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180 days was inspired by an email received June 5, 2004 just before my 30th high school reunion. I had been noticing that with aging comes the odd juxtaposition of routine, providing a sense of stability, normalcy, and consistency that holds time at bay, and the passing of time evidenced in the mundane of clothing fraying, sofa cushions reshaped over years, the changing landscape of skin, face, and body.

Captivated by Warren's description of concentrating "our whole retirement into 180 days," I set out to map the contours of my own routine, the expected and unexpected, in the context of 180 days. I hoped to find the visual moments that for me are at repetition's center where the sound and breath of who I love and who I have become reside.

Shortly after beginning this work summer of 2004, I realized that I could not complete the project without moving through the weather and seasons of Warren's 180 days. Early in 2005, I was teaching an intensive four-week Digital Photography course during a series of snow storms. Between shoveling out, the commute, and teaching class everyday, there wasn't much time leftover, and in mid-January I realized I had "missed" a number of snowy days. It was with some pleasure that I also recognized that my students had been documenting many poignant and powerful winter moments as we worked together through most of January. Inviting my students to participate in this project by including their images as particular days is a topographical detail important to my mapping.

Working on this project, I became acutely aware of the nuances of changing season in details that I have never before observed with such intensity. Early on, Warren sent me an email in which he said "I like your project. It reminds me of an advent calendar -- you know the kind with the little surprises behind tiny folding doors." It was with sadness that I noticed in my response that an Advent calendar counts down the days until birth and this project counts down the days until death. But I've also discovered doing this work that life--birth--is present in all things, even in death. Looking very closely is the key.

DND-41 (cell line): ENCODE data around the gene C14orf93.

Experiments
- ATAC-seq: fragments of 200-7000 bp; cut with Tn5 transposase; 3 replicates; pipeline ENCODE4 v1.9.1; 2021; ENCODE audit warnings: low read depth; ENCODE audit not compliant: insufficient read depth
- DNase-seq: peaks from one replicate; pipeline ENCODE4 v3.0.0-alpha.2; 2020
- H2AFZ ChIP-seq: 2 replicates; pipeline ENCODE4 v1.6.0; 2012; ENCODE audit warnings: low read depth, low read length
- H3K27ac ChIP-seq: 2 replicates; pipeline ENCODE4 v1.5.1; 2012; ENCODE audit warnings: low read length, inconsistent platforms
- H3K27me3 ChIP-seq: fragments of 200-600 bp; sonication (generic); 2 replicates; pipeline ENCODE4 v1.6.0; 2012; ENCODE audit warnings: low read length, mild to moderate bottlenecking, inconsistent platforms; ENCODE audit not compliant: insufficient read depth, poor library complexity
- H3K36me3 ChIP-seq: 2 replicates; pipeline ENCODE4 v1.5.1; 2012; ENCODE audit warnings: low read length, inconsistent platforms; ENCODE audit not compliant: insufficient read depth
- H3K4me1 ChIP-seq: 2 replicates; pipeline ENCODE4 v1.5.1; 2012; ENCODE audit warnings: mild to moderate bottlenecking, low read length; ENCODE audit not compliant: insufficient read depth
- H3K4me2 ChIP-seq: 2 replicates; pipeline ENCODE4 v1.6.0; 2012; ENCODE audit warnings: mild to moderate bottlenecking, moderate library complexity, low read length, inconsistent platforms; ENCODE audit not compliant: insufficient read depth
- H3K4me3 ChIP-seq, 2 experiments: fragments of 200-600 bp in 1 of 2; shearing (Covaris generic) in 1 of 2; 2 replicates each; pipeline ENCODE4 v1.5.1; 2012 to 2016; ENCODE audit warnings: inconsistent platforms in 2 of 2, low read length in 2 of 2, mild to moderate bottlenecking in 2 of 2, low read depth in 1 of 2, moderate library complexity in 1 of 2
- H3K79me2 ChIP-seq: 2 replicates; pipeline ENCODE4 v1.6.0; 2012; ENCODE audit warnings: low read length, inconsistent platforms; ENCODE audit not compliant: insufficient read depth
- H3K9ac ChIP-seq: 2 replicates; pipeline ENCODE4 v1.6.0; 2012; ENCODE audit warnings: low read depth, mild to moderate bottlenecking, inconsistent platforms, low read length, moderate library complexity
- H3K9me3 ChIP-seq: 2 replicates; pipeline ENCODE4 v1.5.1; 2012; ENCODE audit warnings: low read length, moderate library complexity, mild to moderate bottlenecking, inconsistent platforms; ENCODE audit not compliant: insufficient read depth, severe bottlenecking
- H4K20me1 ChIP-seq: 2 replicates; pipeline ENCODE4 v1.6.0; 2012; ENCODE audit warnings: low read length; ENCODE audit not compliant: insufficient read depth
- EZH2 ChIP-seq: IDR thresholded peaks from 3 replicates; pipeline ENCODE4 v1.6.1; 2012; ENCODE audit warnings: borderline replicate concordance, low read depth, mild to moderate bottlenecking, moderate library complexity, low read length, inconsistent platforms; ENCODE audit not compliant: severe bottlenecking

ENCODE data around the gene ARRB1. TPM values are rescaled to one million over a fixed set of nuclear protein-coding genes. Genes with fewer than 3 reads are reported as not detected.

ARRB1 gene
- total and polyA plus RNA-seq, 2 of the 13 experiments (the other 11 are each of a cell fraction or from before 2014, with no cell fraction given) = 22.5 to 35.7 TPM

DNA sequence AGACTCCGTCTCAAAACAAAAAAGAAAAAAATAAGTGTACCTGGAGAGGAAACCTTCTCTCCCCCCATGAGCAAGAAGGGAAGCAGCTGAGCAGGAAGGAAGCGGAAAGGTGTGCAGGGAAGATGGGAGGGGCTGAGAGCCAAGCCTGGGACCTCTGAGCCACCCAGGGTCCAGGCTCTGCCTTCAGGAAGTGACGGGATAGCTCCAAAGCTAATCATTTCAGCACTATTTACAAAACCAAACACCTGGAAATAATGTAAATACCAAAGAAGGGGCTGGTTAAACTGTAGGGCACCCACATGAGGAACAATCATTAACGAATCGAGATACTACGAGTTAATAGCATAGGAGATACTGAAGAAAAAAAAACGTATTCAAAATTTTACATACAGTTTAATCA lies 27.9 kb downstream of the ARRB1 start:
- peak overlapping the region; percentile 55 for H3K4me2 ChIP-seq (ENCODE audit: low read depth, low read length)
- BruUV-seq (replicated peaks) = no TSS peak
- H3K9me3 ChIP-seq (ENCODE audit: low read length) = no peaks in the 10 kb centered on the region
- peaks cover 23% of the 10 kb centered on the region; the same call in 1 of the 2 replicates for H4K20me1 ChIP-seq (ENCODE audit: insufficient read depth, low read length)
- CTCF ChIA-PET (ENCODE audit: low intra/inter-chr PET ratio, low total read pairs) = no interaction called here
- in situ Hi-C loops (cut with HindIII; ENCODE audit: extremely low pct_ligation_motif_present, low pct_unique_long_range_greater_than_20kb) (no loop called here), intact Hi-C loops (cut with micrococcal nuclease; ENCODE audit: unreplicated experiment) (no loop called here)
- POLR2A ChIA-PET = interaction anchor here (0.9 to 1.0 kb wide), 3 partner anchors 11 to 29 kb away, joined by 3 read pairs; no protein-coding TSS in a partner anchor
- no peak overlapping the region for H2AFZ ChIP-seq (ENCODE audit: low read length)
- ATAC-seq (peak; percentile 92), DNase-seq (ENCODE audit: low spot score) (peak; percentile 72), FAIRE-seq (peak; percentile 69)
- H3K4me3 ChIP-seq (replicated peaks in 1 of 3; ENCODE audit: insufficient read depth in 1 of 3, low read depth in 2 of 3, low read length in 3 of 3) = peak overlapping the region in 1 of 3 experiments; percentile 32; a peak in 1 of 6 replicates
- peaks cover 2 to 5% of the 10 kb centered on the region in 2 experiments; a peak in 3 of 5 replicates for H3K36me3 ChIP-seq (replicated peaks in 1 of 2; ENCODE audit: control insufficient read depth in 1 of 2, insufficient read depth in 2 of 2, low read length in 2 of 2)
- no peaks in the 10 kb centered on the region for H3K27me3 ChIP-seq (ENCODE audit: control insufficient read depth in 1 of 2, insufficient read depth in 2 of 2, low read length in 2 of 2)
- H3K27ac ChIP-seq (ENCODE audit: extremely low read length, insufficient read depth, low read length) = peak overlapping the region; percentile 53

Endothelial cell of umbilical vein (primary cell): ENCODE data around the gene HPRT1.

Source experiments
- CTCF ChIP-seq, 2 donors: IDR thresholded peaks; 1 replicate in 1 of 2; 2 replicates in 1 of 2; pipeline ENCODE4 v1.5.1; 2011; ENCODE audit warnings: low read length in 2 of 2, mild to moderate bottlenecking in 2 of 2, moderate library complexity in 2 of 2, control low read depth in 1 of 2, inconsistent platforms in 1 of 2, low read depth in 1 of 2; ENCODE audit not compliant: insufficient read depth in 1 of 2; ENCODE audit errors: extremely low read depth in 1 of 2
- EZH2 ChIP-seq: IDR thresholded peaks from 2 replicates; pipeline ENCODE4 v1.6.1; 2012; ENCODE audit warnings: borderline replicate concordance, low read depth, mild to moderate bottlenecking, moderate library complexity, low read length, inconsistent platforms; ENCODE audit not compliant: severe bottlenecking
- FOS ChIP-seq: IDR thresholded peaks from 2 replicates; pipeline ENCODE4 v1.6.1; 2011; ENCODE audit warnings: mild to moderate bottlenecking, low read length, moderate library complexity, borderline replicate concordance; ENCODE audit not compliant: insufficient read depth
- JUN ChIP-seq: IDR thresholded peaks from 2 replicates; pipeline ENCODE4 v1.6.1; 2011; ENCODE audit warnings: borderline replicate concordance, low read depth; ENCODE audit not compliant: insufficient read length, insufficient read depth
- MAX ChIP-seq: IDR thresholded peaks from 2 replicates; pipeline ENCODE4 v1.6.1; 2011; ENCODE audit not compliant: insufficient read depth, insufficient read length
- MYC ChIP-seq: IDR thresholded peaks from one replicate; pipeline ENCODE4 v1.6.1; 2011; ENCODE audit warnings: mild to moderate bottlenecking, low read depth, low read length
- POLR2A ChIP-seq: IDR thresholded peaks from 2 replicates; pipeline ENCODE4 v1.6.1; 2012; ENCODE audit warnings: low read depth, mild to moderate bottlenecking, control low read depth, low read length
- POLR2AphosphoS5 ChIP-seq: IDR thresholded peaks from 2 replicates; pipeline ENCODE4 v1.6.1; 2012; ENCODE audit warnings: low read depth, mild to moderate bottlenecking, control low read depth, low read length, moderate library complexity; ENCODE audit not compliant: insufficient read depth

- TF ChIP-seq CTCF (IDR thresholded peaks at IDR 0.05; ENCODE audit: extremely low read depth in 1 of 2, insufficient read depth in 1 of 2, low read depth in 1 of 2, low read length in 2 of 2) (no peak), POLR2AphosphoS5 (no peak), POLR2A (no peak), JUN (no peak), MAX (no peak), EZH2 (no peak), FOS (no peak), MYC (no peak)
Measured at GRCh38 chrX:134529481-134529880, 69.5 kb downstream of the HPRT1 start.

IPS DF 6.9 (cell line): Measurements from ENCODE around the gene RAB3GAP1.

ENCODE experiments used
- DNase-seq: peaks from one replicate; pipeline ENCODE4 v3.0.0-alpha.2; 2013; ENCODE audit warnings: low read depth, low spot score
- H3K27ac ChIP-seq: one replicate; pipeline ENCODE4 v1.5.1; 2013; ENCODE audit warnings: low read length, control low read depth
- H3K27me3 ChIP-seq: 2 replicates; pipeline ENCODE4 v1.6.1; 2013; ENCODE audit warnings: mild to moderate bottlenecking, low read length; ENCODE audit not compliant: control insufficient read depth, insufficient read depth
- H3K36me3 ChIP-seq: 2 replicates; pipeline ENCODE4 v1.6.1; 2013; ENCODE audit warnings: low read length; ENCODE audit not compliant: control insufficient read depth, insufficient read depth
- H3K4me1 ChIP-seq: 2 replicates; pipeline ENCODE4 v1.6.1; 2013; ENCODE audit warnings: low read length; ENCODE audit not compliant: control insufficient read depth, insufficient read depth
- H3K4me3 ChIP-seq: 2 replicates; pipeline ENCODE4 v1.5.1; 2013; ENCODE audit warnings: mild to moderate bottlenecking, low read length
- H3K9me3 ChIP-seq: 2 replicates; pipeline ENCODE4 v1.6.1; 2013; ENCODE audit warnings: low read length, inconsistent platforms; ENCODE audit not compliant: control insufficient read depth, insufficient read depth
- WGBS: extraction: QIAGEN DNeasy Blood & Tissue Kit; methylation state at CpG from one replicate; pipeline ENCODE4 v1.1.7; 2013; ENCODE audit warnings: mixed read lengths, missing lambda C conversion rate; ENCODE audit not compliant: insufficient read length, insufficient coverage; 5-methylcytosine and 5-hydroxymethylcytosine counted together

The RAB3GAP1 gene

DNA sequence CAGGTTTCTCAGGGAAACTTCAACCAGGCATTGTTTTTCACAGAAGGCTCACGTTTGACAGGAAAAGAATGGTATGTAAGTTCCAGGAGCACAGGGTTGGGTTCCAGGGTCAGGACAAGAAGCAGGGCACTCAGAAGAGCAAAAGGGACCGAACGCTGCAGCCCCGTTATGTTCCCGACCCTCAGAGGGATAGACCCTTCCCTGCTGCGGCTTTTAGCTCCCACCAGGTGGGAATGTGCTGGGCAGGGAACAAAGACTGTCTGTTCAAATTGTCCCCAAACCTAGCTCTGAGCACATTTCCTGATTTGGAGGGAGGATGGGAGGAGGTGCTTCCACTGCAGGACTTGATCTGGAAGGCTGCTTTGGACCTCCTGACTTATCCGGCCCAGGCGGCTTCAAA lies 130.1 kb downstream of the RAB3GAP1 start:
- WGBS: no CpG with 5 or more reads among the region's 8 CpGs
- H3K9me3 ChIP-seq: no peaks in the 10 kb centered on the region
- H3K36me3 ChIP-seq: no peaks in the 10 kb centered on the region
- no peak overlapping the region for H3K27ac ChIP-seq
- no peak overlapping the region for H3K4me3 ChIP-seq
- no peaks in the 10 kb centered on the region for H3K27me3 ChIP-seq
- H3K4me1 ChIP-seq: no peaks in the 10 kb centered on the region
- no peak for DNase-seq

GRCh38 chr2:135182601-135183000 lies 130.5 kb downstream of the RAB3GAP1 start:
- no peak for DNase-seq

I return on June 2, 2005 to where I left off a year ago, creating individual days, this time in a hospital room the first week of my summer break while my partner was in surgery and is now sleeping in the bed around which everything in this room is focused. The nurses come and go with digital devises that measure the body numerically while I count with Warren, knowing that every day is all there is. Unlike Warren, we will leave the hospital together and pick up the threads of our routine, able to look forward to life continuing on as it has before.

It is with deep gratitude that I dedicate this work to Warren and Janet Cook.